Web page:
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Abortions still legal in Illinois after Roe v. Wade overturned

In Illinois, abortion is protected under state law until a fetus is viable outside the womb. The state has about two dozen clinics that primarily perform abortions.

ST. LOUIS — The U.S. Supreme Court's ruling on Friday to overturn Roe v. Wade, the landmark 1973 decision that protected a pregnant woman's right to choose to have an abortion, immediately bans or places restrictions on the procedure in more than 20 states, including Missouri.

In Illinois, however, abortion is protected under state law until a fetus is viable outside the womb.

The Illinois Reproductive Health Act, signed into law in June 2019 by Democratic Gov. J.B. Pritzker after passing both chambers of the Democratic-controlled General Assembly, also repealed a 1970s law that banned abortions after 12 weeks. No doctor was ever charged with violating that law.

Under the Illinois Reproductive Health Act, women have the "fundamental right" to access abortion services. It goes on to say that a "fertilized egg, embryo or fetus does not have independent rights."

Illinois went one step further last fall when the House and Senate passed a bill to repeal the Parental Notice of Abortion Act, which, since 1995, required a minor to notify a parent or guardian if they wanted to obtain an abortion. Pritzker also signed that bill into law, which took effect on June 1.

Illinois has about two dozen clinics that primarily perform abortions, according to the Guttmacher Institute, a research organization that supports abortion rights. Two of the clinics are in the Metro East.

Women can access reproductive health services at the Hope Clinic for Women in Granite City and at Planned Parenthood of the St. Louis Region's health center in Fairview Heights.

About 15 additional hospitals, clinics or doctor's offices perform abortions in the state, the Guttmacher Institute reported.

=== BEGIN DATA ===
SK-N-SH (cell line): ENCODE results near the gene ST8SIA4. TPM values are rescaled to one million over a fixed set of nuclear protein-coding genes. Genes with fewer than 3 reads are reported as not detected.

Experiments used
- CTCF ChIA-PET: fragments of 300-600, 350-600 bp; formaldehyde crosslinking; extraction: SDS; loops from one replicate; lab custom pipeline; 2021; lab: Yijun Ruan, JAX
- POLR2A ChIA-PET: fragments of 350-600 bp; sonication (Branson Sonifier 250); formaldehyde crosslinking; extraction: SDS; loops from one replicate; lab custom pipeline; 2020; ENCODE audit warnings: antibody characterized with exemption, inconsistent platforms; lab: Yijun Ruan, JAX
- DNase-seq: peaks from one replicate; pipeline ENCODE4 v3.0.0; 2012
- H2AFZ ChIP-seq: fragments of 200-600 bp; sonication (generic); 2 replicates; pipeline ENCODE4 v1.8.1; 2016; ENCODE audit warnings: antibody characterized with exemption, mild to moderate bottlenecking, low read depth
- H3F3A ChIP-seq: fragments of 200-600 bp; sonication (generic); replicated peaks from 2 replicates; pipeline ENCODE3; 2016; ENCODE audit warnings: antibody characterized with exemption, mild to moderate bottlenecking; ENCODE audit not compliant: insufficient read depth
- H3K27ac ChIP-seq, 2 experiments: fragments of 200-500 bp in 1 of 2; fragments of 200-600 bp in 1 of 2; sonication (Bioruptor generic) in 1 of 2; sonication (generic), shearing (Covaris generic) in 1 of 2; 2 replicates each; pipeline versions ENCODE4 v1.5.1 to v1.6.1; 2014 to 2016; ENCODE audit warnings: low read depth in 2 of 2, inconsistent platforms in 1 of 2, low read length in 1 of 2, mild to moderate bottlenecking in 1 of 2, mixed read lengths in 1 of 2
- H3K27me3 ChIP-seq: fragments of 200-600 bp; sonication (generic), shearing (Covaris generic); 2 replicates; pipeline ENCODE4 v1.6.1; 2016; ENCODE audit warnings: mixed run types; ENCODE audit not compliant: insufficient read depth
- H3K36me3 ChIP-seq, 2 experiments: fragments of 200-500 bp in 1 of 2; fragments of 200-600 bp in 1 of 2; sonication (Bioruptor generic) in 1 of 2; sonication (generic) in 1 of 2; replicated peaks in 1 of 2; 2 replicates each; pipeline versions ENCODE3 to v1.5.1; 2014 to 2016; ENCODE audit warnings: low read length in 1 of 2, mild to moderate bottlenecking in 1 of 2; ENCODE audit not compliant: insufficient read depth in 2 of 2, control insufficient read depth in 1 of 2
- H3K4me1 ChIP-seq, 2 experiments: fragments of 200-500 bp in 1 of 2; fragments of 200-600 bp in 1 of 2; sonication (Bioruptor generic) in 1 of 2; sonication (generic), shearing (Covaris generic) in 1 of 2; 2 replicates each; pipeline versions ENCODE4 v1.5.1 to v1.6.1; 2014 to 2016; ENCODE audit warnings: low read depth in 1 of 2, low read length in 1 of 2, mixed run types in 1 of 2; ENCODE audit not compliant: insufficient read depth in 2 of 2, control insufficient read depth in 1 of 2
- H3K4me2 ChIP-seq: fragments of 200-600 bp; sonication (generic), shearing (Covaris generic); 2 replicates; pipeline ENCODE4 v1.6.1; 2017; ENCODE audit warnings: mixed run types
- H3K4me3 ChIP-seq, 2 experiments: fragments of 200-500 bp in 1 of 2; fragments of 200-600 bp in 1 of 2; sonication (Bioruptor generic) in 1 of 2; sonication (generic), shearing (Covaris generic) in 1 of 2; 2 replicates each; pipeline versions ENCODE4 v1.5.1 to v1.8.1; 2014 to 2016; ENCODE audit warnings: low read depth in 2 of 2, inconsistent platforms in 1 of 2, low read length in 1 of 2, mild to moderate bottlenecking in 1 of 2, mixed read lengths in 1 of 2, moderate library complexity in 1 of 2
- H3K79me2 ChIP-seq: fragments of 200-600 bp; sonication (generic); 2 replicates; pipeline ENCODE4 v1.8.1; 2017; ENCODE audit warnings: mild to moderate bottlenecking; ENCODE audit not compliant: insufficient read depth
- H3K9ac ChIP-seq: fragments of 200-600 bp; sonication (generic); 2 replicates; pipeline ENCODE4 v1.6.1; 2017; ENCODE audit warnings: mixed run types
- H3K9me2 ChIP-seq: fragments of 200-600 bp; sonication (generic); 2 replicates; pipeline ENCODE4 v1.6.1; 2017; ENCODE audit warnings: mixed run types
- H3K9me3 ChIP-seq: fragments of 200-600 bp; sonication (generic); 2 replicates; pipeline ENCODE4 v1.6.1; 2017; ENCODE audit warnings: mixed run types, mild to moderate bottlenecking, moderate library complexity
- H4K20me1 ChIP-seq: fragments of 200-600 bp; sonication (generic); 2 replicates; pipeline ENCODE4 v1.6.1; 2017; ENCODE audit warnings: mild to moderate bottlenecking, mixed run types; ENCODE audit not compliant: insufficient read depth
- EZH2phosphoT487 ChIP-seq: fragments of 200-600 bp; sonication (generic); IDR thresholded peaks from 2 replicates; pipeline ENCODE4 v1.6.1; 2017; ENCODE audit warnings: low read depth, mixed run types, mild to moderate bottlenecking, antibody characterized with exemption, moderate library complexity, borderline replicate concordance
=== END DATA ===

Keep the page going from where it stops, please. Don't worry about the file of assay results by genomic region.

The last remaining clinic that performed abortions in Missouri — a Planned Parenthood clinic in St. Louis' Central West End neighborhood — no longer offers the procedure because the Right to Life of the Unborn Child Act, a so-called trigger law, went into effect once Roe v. Wade was overturned.

The new Missouri law does not guarantee the right to an abortion in cases of incest or rape, rather only when not performing the procedure would cause a pregnant woman to die or would create "irreversible physical impairment of a major bodily function."

Any health care provider who "knowingly performs or induces an abortion" could be charged with a class B felony, which carries a sentencing range of between five to 15 years, and possible "suspension or revocation of his or her professional license."

The Guttmacher Institute reported that in 2020, the most recent year for which nationwide figures are available, 930,160 women in the United States underwent an abortion.

In Illinois, 46,243 women received the procedure in 2020 compared with 151 in Missouri in 2021, according to data from each state's health department.

Health care providers in Illinois can still refuse to perform abortions under the Health Care Right of Conscience Act, but they must ensure a woman is given information to access care elsewhere.

Since the Planned Parenthood health center in Fairview Heights opened in 2019, more than 10,000 Missouri women have crossed state lines to undergo the procedure.

Correction: June 17, 2022
An earlier version of this report misstated the most recent year for which nationwide abortion figures were available. It has been updated to include figures from 2020 released earlier this month by the Guttmacher Institute.

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